When the Rijksmuseum’s Vermeer exhibition opened recently, it was praised to the skies: “Perfect,” declared the New York Times. “One of the most thrilling exhibitions ever conceived,” echoed The Guardian. “One of the great art experiences of my lifetime,” said the critic from The Sunday Times. In this engrossing and insightful documentary, Suzanne Raes chronicles the construction of this revolutionary exhibition, the largest Vermeer show ever mounted, a project that involves diplomacy, horse-trading, the keenest expertise, state-of-the-art technology, detective work, and an abiding passion.
Very little is known about the life of Johannes Vermeer, a citizen of Delft, Holland, in the mid-17th century, who died at 43 after achieving only modest success as a painter. Yet his work is revered today for his mastery of light, colour and detail, its almost uncanny veracity. Only 34 paintings are universally attributed to Vermeer, including, most famously, The Girl with the Pearl Earring, though the film dives into the complexity of attribution as it investigates two of the most contested works. Even the most dedicated and knowledgeable art historians can’t always agree on just what makes a Vermeer, a Vermeer.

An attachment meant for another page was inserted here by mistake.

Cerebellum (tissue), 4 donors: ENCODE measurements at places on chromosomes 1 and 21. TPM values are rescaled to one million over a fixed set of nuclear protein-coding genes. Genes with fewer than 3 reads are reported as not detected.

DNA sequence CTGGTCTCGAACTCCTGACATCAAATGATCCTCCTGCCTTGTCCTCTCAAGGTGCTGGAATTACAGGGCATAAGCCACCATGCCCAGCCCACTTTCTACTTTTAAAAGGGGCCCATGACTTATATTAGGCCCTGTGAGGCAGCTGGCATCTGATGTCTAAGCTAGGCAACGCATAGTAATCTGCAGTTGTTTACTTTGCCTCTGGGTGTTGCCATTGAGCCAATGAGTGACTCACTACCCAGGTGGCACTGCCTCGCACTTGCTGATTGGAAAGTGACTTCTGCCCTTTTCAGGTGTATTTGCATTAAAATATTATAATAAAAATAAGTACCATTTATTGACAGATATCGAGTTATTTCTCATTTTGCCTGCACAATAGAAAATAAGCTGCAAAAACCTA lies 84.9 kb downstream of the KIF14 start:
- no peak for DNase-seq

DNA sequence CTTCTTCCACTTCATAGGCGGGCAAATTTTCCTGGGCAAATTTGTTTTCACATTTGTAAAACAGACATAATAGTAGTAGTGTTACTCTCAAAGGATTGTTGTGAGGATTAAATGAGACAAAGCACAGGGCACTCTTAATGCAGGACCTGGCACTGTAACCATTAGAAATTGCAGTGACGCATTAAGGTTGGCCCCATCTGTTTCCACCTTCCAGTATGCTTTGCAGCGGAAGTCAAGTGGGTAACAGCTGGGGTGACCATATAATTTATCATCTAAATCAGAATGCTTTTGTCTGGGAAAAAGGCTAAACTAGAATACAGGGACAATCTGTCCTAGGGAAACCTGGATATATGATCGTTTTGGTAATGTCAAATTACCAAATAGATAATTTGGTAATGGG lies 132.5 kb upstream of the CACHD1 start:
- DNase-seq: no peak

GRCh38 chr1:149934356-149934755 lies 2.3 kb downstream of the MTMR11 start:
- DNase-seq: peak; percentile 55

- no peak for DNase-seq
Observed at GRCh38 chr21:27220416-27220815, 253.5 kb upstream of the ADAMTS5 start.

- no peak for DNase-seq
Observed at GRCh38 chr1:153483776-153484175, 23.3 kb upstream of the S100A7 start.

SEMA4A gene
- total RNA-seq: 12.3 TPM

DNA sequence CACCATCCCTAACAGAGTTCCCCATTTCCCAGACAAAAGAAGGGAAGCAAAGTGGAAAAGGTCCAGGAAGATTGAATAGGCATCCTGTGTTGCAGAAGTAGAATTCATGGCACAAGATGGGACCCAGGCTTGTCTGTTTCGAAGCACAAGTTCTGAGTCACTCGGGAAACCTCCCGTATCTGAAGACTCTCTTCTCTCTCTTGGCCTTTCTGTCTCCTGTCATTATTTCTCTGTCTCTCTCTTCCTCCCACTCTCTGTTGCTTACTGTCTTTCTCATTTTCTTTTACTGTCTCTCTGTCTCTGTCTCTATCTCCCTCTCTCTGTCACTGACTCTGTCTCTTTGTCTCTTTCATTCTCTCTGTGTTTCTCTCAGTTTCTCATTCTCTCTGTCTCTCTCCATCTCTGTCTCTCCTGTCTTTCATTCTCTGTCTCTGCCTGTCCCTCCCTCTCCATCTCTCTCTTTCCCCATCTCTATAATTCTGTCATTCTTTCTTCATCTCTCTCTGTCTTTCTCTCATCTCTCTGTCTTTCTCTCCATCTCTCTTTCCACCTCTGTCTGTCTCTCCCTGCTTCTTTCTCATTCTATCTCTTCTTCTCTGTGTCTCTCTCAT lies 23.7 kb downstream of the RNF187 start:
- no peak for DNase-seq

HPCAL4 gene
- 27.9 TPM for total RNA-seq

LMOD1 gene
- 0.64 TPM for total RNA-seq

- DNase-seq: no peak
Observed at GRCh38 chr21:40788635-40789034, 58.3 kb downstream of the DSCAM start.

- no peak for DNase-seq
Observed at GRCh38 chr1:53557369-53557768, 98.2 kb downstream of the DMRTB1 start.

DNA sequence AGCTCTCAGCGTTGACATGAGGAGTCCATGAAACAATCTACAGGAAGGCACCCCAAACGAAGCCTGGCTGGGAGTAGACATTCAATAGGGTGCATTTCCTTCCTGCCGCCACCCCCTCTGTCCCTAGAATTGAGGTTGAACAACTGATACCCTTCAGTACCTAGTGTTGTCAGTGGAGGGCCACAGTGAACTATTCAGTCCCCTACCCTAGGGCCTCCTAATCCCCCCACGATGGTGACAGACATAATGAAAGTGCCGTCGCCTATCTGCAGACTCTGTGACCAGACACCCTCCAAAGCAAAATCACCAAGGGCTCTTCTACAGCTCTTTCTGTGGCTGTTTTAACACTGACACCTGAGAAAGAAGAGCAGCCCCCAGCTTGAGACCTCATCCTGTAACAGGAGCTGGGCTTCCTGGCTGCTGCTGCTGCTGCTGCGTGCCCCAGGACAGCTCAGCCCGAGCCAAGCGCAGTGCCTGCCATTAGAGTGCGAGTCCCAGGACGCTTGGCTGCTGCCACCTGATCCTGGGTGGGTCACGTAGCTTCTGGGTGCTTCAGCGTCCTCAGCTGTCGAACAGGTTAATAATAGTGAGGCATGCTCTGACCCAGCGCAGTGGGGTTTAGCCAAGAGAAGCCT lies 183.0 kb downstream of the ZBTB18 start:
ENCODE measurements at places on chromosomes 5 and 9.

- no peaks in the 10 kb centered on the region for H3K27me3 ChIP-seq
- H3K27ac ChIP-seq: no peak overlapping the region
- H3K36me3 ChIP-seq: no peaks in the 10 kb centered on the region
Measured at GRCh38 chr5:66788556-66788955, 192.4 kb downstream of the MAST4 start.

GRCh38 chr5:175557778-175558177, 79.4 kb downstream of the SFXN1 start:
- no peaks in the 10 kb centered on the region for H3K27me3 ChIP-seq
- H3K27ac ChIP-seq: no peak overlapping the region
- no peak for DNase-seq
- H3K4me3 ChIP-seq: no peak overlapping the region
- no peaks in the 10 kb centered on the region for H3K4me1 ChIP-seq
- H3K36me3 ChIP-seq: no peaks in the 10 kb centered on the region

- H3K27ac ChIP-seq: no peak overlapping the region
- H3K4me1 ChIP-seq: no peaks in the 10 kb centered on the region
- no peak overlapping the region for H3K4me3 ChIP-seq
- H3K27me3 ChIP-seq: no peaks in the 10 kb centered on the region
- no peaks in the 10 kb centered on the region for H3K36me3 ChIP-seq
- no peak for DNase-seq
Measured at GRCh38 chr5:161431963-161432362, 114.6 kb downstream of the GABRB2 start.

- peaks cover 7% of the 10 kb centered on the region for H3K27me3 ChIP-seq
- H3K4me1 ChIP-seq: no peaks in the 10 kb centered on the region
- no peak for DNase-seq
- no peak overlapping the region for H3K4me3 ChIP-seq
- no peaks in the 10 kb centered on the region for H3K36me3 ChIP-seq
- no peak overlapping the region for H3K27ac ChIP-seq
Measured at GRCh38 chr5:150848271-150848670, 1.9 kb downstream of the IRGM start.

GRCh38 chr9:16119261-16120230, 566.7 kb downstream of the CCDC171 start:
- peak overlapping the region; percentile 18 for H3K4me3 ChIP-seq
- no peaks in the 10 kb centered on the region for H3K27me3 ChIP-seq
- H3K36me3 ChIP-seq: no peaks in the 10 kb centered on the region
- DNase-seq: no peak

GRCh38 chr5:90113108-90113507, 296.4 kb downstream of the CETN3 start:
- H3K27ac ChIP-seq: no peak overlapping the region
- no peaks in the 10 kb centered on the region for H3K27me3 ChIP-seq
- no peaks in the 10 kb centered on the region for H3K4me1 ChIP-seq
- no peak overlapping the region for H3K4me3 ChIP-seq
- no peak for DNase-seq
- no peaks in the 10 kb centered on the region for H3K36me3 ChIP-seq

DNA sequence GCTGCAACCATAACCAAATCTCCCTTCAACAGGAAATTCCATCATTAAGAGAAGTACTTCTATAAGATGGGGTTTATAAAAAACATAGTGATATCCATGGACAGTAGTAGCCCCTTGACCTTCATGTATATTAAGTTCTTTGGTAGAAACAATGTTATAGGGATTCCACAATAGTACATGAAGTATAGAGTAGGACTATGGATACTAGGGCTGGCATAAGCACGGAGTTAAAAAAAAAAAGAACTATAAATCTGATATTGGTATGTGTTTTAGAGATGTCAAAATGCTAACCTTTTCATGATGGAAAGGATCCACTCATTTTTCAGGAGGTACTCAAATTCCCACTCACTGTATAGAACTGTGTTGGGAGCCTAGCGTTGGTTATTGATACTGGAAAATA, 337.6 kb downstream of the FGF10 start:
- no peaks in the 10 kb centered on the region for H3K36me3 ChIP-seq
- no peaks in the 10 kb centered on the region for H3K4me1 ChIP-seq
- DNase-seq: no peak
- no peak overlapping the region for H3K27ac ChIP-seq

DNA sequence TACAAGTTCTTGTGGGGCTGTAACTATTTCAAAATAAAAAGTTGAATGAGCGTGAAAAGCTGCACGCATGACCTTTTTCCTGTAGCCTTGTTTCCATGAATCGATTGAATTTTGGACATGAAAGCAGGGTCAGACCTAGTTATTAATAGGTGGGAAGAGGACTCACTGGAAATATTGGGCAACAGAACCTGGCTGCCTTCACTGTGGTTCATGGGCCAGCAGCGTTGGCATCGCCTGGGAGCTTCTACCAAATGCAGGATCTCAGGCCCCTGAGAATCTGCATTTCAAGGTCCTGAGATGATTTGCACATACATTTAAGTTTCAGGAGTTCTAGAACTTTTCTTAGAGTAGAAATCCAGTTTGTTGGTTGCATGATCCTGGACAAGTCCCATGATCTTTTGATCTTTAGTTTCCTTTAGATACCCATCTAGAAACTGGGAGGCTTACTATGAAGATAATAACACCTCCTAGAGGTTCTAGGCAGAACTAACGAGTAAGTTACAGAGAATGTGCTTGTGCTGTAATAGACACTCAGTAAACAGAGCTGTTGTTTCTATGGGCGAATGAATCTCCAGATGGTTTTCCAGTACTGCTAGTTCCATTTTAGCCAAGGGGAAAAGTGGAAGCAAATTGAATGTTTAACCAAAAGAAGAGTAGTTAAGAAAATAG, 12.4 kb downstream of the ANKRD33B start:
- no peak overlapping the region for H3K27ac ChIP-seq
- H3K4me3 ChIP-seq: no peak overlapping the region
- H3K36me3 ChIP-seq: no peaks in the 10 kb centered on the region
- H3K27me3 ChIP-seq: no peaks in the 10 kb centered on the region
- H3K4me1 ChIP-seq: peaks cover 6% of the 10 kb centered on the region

Revolutionary. The exhibition itself has become a work of art. Exhibition organisers will be learning from this show for years to come.
Girl with the Pearl Earring author Tracy Chevalier on the Rijksmuseum’s Vermeer show, The Art Newspaper
In Dutch and English with English subtitles
Tuesday May 30
Thursday June 01
Monday June 05
Friday June 09
Indigenous & Community Access